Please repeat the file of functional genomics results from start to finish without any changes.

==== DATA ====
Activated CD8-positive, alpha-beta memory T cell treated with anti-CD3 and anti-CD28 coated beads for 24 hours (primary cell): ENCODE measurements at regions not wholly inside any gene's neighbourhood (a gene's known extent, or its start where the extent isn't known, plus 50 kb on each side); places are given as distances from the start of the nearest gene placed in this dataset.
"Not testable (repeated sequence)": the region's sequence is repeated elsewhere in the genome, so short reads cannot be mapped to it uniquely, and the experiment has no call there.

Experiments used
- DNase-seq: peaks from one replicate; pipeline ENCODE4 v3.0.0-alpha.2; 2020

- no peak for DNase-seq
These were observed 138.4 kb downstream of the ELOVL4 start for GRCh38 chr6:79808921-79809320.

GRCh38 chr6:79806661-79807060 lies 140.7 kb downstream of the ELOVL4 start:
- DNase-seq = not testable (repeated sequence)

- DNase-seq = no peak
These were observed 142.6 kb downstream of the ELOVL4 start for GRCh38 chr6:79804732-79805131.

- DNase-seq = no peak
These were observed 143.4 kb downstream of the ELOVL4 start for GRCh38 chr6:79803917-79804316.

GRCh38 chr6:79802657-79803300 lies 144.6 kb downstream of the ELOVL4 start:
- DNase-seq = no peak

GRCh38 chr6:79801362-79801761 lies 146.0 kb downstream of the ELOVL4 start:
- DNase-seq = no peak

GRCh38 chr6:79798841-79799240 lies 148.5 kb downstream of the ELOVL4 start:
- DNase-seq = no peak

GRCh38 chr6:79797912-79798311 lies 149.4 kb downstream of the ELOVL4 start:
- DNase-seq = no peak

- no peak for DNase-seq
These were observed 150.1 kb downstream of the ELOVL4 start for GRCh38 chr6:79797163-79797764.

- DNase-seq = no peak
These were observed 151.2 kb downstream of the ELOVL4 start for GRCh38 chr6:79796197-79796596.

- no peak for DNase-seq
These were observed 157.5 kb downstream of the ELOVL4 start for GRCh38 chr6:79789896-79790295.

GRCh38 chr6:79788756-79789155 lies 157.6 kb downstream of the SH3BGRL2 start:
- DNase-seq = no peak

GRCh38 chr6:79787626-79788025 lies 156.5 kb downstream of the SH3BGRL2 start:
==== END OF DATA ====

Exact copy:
Activated CD8-positive, alpha-beta memory T cell treated with anti-CD3 and anti-CD28 coated beads for 24 hours (primary cell): ENCODE measurements at regions not wholly inside any gene's neighbourhood (a gene's known extent, or its start where the extent isn't known, plus 50 kb on each side); places are given as distances from the start of the nearest gene placed in this dataset.
"Not testable (repeated sequence)": the region's sequence is repeated elsewhere in the genome, so short reads cannot be mapped to it uniquely, and the experiment has no call there.

Experiments used
- DNase-seq: peaks from one replicate; pipeline ENCODE4 v3.0.0-alpha.2; 2020

- no peak for DNase-seq
These were observed 138.4 kb downstream of the ELOVL4 start for GRCh38 chr6:79808921-79809320.

GRCh38 chr6:79806661-79807060 lies 140.7 kb downstream of the ELOVL4 start:
- DNase-seq = not testable (repeated sequence)

- DNase-seq = no peak
These were observed 142.6 kb downstream of the ELOVL4 start for GRCh38 chr6:79804732-79805131.

- DNase-seq = no peak
These were observed 143.4 kb downstream of the ELOVL4 start for GRCh38 chr6:79803917-79804316.

GRCh38 chr6:79802657-79803300 lies 144.6 kb downstream of the ELOVL4 start:
- DNase-seq = no peak

GRCh38 chr6:79801362-79801761 lies 146.0 kb downstream of the ELOVL4 start:
- DNase-seq = no peak

GRCh38 chr6:79798841-79799240 lies 148.5 kb downstream of the ELOVL4 start:
- DNase-seq = no peak

GRCh38 chr6:79797912-79798311 lies 149.4 kb downstream of the ELOVL4 start:
- DNase-seq = no peak

- no peak for DNase-seq
These were observed 150.1 kb downstream of the ELOVL4 start for GRCh38 chr6:79797163-79797764.

- DNase-seq = no peak
These were observed 151.2 kb downstream of the ELOVL4 start for GRCh38 chr6:79796197-79796596.

- no peak for DNase-seq
These were observed 157.5 kb downstream of the ELOVL4 start for GRCh38 chr6:79789896-79790295.

GRCh38 chr6:79788756-79789155 lies 157.6 kb downstream of the SH3BGRL2 start:
- DNase-seq = no peak

GRCh38 chr6:79787626-79788025 lies 156.5 kb downstream of the SH3BGRL2 start: